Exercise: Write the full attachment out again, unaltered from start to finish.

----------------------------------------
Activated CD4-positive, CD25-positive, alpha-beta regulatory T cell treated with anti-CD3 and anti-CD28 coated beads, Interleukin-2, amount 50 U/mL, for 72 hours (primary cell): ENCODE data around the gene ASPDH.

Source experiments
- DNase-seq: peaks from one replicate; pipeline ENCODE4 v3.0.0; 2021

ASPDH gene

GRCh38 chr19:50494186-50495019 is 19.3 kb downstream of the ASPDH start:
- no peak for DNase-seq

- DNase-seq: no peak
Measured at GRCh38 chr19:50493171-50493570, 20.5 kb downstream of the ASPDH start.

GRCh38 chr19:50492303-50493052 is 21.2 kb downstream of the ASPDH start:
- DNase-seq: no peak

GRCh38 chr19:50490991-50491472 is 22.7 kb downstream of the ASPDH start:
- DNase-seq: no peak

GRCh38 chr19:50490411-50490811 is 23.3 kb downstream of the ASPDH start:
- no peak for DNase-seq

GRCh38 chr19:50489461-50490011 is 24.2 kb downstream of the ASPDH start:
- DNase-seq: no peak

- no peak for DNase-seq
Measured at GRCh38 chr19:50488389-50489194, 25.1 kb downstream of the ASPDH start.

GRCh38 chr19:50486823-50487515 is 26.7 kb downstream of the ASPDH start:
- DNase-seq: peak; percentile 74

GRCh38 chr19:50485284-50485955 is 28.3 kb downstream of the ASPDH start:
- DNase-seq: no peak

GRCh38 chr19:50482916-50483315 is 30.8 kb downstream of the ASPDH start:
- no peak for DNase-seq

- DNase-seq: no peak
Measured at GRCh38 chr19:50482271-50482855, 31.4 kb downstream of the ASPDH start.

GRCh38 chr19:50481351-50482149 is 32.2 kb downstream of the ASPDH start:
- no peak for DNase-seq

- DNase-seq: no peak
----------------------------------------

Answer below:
Activated CD4-positive, CD25-positive, alpha-beta regulatory T cell treated with anti-CD3 and anti-CD28 coated beads, Interleukin-2, amount 50 U/mL, for 72 hours (primary cell): ENCODE data around the gene ASPDH.

Source experiments
- DNase-seq: peaks from one replicate; pipeline ENCODE4 v3.0.0; 2021

ASPDH gene

GRCh38 chr19:50494186-50495019 is 19.3 kb downstream of the ASPDH start:
- no peak for DNase-seq

- DNase-seq: no peak
Measured at GRCh38 chr19:50493171-50493570, 20.5 kb downstream of the ASPDH start.

GRCh38 chr19:50492303-50493052 is 21.2 kb downstream of the ASPDH start:
- DNase-seq: no peak

GRCh38 chr19:50490991-50491472 is 22.7 kb downstream of the ASPDH start:
- DNase-seq: no peak

GRCh38 chr19:50490411-50490811 is 23.3 kb downstream of the ASPDH start:
- no peak for DNase-seq

GRCh38 chr19:50489461-50490011 is 24.2 kb downstream of the ASPDH start:
- DNase-seq: no peak

- no peak for DNase-seq
Measured at GRCh38 chr19:50488389-50489194, 25.1 kb downstream of the ASPDH start.

GRCh38 chr19:50486823-50487515 is 26.7 kb downstream of the ASPDH start:
- DNase-seq: peak; percentile 74

GRCh38 chr19:50485284-50485955 is 28.3 kb downstream of the ASPDH start:
- DNase-seq: no peak

GRCh38 chr19:50482916-50483315 is 30.8 kb downstream of the ASPDH start:
- no peak for DNase-seq

- DNase-seq: no peak
Measured at GRCh38 chr19:50482271-50482855, 31.4 kb downstream of the ASPDH start.

GRCh38 chr19:50481351-50482149 is 32.2 kb downstream of the ASPDH start:
- no peak for DNase-seq

- DNase-seq: no peak